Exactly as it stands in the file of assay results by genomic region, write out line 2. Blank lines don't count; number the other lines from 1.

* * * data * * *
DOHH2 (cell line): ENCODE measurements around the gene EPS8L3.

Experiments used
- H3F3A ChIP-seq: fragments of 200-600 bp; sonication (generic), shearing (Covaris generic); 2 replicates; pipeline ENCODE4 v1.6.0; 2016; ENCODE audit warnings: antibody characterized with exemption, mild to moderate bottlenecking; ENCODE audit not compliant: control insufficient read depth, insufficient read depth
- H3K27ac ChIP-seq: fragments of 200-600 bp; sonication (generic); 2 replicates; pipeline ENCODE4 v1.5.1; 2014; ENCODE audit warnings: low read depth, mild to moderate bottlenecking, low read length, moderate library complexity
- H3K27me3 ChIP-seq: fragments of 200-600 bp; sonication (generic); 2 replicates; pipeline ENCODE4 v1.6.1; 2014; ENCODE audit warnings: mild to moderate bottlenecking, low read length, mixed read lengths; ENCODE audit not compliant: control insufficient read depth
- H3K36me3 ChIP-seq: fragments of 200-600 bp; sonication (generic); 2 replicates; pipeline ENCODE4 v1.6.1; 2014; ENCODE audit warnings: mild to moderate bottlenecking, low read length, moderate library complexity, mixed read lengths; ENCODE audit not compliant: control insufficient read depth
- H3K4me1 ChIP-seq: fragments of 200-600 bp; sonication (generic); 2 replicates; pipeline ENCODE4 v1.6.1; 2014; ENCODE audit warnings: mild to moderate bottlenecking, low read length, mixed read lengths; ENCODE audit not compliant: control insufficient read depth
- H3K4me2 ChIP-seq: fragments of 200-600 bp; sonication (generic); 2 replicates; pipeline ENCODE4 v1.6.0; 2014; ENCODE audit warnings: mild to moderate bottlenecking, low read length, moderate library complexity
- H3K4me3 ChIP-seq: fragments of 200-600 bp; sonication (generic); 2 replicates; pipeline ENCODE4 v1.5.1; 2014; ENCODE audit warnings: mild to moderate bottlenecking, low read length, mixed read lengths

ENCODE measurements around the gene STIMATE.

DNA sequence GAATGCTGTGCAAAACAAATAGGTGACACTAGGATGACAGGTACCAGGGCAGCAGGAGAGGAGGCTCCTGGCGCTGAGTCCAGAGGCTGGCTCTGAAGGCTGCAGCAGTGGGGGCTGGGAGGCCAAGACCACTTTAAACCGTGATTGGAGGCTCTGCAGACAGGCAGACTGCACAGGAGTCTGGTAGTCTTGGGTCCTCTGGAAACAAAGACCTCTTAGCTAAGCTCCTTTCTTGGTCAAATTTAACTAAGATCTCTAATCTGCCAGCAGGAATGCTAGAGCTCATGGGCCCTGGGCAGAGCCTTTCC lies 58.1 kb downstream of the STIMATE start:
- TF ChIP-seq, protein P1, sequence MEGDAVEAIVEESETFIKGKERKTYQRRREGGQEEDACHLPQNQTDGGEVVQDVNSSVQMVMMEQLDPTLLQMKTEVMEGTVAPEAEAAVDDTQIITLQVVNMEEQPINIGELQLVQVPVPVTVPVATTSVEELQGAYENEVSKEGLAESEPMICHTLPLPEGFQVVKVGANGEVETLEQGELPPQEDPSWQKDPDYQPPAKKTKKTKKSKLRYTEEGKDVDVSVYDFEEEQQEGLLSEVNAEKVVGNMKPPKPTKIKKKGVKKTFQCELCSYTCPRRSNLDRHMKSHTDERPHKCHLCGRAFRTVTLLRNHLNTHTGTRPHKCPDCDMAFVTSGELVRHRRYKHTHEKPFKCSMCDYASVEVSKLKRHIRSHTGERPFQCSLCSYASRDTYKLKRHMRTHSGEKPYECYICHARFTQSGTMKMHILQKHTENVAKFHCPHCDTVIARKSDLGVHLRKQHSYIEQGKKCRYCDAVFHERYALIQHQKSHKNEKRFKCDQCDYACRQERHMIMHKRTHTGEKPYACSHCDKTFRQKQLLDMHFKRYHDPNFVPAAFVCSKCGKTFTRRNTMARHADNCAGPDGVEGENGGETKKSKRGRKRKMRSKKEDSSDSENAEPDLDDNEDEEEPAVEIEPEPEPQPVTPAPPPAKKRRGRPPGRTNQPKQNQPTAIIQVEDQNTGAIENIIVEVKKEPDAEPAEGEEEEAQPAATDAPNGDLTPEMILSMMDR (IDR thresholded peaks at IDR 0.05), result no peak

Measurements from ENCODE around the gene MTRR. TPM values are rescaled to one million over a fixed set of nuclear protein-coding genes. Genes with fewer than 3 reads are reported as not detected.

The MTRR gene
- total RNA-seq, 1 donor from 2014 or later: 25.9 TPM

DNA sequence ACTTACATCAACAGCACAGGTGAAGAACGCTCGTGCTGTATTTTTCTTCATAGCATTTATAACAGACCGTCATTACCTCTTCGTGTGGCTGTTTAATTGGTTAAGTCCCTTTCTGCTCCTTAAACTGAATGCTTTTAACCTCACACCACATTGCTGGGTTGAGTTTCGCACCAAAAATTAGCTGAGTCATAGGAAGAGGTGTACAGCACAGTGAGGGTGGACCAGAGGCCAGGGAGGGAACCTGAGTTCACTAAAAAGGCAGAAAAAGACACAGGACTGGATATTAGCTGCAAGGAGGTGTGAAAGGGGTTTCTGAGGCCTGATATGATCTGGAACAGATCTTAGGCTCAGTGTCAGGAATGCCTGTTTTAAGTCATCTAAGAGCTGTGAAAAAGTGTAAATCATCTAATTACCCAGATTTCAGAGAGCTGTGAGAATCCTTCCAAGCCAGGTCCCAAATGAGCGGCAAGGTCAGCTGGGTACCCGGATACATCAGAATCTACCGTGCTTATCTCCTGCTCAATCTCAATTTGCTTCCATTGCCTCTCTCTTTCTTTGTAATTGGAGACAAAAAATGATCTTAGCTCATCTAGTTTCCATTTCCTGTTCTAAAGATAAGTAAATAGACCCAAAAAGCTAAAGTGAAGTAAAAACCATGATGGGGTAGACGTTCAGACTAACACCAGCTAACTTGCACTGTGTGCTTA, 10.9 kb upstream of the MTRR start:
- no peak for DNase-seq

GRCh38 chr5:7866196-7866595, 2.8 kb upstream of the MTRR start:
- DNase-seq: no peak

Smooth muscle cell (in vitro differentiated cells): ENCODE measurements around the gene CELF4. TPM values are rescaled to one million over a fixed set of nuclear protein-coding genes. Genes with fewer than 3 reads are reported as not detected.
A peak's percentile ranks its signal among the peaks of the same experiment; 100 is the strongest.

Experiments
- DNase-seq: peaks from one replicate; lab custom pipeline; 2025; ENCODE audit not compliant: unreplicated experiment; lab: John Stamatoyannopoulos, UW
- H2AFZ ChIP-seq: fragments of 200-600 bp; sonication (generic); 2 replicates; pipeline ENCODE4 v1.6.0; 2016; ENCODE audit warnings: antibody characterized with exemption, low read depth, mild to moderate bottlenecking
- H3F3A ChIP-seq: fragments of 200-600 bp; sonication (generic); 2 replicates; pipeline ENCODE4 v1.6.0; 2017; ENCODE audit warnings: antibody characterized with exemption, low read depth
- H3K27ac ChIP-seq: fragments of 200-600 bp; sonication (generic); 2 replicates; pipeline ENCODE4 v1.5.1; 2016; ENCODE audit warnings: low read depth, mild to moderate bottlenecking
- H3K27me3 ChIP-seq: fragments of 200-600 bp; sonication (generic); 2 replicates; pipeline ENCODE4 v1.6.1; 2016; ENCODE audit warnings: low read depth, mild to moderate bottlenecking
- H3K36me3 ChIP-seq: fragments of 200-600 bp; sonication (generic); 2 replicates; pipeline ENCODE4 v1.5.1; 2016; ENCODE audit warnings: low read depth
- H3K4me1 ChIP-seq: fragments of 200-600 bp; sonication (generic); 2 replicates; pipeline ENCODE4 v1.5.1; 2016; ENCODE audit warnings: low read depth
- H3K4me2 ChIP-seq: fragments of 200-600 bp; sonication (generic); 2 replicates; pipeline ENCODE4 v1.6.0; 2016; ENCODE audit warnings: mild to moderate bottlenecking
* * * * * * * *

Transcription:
Experiments used